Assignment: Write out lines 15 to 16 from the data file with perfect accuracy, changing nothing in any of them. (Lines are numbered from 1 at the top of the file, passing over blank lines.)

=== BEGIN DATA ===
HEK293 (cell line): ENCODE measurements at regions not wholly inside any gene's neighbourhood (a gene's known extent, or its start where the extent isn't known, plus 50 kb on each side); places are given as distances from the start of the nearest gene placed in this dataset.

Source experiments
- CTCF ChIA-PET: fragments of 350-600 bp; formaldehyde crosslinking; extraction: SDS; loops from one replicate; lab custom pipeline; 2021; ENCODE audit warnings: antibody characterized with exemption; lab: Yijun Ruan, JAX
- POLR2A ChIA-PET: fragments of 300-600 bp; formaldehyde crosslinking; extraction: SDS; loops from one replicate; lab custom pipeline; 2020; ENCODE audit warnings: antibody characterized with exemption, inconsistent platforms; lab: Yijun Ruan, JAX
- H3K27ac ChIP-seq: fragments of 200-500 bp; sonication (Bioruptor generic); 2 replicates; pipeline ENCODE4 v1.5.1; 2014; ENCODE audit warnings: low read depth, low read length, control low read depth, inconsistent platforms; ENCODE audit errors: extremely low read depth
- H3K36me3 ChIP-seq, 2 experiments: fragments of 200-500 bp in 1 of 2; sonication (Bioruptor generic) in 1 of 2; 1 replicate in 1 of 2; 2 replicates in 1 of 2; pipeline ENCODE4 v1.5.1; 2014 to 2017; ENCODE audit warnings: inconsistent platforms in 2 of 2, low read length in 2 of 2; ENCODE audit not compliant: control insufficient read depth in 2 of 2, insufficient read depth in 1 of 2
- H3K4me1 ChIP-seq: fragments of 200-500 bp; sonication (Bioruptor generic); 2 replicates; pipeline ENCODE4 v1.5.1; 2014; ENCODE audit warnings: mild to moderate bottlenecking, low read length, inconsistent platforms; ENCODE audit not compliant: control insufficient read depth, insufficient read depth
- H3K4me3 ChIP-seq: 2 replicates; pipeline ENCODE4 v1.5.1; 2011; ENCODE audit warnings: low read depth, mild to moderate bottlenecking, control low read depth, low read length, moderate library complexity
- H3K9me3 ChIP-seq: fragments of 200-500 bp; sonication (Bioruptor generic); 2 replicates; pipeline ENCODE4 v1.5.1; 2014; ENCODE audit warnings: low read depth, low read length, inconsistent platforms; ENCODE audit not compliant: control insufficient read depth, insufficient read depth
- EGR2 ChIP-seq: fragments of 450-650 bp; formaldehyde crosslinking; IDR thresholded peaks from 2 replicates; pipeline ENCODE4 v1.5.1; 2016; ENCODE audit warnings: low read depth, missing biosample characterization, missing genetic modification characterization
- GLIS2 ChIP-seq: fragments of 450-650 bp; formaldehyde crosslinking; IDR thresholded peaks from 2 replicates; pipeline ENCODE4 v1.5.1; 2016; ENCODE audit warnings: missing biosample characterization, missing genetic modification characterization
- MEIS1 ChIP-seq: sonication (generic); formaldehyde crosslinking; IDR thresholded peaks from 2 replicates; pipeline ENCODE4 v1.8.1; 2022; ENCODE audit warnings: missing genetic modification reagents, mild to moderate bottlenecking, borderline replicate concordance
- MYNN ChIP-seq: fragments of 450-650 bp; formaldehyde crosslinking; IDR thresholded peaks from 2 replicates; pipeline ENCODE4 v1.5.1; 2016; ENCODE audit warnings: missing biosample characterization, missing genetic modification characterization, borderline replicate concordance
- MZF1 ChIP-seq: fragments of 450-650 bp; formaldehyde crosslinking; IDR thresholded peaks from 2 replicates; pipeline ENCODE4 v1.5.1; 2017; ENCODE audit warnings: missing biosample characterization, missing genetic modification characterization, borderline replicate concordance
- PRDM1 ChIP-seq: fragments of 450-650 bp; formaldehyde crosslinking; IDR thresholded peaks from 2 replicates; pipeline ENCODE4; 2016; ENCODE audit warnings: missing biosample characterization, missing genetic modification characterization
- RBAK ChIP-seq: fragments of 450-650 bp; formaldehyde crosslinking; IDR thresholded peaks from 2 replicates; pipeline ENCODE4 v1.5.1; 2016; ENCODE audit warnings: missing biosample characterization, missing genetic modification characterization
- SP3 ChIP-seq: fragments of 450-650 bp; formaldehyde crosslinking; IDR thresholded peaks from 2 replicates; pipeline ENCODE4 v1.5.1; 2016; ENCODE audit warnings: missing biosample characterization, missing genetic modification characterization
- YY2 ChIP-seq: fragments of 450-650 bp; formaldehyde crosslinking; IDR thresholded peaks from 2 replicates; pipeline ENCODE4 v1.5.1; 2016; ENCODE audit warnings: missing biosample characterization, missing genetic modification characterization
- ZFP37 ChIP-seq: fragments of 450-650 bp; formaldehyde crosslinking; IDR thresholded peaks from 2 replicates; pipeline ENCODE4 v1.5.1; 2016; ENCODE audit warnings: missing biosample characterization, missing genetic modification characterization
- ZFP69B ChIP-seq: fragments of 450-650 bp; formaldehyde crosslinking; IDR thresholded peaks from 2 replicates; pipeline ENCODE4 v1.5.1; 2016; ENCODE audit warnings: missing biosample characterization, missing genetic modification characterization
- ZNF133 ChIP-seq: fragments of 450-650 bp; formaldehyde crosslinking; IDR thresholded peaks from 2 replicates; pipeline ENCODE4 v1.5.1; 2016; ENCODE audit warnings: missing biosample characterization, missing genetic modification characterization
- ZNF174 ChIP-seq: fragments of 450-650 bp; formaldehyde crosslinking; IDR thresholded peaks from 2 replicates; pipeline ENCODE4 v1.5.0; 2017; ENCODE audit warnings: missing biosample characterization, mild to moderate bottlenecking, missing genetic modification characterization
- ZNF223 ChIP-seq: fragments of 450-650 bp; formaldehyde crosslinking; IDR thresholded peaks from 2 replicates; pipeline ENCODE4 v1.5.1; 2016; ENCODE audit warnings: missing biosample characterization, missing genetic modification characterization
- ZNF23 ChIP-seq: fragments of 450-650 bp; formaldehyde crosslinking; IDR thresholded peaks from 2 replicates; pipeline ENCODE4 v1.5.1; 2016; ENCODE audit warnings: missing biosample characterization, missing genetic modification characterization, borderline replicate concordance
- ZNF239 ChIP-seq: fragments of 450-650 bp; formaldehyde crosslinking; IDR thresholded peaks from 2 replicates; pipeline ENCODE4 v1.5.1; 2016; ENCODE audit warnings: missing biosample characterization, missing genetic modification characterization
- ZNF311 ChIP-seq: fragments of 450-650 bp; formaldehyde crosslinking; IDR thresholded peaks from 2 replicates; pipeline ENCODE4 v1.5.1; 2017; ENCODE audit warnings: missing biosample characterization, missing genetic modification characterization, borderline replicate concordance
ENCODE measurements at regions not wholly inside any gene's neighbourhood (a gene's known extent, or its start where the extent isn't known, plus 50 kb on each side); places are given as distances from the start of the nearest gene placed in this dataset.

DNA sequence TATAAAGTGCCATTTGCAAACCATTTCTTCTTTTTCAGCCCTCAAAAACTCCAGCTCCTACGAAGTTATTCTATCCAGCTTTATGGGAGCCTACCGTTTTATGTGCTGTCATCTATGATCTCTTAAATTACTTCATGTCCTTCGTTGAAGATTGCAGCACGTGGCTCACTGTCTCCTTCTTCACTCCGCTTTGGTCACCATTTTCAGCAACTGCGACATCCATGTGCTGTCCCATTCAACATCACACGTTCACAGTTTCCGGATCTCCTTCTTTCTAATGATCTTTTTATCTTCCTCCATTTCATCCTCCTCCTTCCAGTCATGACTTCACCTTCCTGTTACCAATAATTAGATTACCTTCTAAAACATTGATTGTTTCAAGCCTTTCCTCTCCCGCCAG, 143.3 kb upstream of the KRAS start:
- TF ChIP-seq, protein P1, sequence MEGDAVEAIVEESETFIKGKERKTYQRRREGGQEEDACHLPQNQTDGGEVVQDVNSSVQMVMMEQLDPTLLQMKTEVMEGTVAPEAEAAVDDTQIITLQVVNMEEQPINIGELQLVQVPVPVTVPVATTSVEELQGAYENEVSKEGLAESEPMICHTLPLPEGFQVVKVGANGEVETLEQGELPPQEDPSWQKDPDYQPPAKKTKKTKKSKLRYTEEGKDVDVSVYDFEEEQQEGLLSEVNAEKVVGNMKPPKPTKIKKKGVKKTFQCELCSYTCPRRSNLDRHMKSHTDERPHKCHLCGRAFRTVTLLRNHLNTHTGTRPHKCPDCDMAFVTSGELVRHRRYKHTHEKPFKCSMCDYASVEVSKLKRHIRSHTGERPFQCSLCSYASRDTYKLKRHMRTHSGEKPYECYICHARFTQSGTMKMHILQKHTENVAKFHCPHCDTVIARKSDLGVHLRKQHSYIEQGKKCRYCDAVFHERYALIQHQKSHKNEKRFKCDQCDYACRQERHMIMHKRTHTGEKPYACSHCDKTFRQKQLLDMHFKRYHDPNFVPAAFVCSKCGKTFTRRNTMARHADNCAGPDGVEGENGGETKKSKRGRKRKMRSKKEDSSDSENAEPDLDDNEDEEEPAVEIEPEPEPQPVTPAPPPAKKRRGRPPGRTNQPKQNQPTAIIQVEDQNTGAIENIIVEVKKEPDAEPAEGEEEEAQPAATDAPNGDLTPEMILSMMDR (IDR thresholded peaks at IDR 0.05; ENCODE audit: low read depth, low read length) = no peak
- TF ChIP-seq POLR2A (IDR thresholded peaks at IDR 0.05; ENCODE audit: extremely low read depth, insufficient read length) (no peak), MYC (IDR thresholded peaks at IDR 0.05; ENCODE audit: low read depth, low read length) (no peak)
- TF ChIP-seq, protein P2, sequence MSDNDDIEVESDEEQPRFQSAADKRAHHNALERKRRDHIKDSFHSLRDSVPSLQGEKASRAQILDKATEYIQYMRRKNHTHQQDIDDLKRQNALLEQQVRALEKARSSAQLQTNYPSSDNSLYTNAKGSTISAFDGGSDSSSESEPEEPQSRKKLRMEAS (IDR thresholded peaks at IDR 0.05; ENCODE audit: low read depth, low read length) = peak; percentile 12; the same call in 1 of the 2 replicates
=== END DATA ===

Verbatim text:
- PRDM1 ChIP-seq: fragments of 450-650 bp; formaldehyde crosslinking; IDR thresholded peaks from 2 replicates; pipeline ENCODE4; 2016; ENCODE audit warnings: missing biosample characterization, missing genetic modification characterization
- RBAK ChIP-seq: fragments of 450-650 bp; formaldehyde crosslinking; IDR thresholded peaks from 2 replicates; pipeline ENCODE4 v1.5.1; 2016; ENCODE audit warnings: missing biosample characterization, missing genetic modification characterization